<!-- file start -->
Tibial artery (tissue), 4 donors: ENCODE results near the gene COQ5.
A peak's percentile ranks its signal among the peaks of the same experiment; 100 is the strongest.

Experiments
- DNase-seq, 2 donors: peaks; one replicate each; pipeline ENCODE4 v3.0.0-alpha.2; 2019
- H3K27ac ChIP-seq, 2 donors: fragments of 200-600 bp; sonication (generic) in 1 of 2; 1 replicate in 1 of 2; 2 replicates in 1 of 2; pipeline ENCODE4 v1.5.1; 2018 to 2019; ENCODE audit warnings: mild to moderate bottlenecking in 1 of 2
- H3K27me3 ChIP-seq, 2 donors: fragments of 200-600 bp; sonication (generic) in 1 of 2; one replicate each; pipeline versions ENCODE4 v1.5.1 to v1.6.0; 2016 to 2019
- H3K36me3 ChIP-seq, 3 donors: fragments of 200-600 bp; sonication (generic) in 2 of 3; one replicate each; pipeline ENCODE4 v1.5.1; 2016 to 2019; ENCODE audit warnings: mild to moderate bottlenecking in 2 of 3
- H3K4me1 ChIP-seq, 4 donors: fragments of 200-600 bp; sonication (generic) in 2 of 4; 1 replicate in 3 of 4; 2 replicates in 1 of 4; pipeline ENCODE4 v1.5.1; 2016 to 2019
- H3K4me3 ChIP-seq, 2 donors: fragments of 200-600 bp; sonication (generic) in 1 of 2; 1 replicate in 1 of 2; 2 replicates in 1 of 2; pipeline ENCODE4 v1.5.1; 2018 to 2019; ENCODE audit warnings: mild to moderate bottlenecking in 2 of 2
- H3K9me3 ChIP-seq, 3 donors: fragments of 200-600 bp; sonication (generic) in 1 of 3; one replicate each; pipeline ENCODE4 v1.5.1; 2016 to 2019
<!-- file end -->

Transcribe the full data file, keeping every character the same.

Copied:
Tibial artery (tissue), 4 donors: ENCODE results near the gene COQ5.
A peak's percentile ranks its signal among the peaks of the same experiment; 100 is the strongest.

Experiments
- DNase-seq, 2 donors: peaks; one replicate each; pipeline ENCODE4 v3.0.0-alpha.2; 2019
- H3K27ac ChIP-seq, 2 donors: fragments of 200-600 bp; sonication (generic) in 1 of 2; 1 replicate in 1 of 2; 2 replicates in 1 of 2; pipeline ENCODE4 v1.5.1; 2018 to 2019; ENCODE audit warnings: mild to moderate bottlenecking in 1 of 2
- H3K27me3 ChIP-seq, 2 donors: fragments of 200-600 bp; sonication (generic) in 1 of 2; one replicate each; pipeline versions ENCODE4 v1.5.1 to v1.6.0; 2016 to 2019
- H3K36me3 ChIP-seq, 3 donors: fragments of 200-600 bp; sonication (generic) in 2 of 3; one replicate each; pipeline ENCODE4 v1.5.1; 2016 to 2019; ENCODE audit warnings: mild to moderate bottlenecking in 2 of 3
- H3K4me1 ChIP-seq, 4 donors: fragments of 200-600 bp; sonication (generic) in 2 of 4; 1 replicate in 3 of 4; 2 replicates in 1 of 4; pipeline ENCODE4 v1.5.1; 2016 to 2019
- H3K4me3 ChIP-seq, 2 donors: fragments of 200-600 bp; sonication (generic) in 1 of 2; 1 replicate in 1 of 2; 2 replicates in 1 of 2; pipeline ENCODE4 v1.5.1; 2018 to 2019; ENCODE audit warnings: mild to moderate bottlenecking in 2 of 2
- H3K9me3 ChIP-seq, 3 donors: fragments of 200-600 bp; sonication (generic) in 1 of 3; one replicate each; pipeline ENCODE4 v1.5.1; 2016 to 2019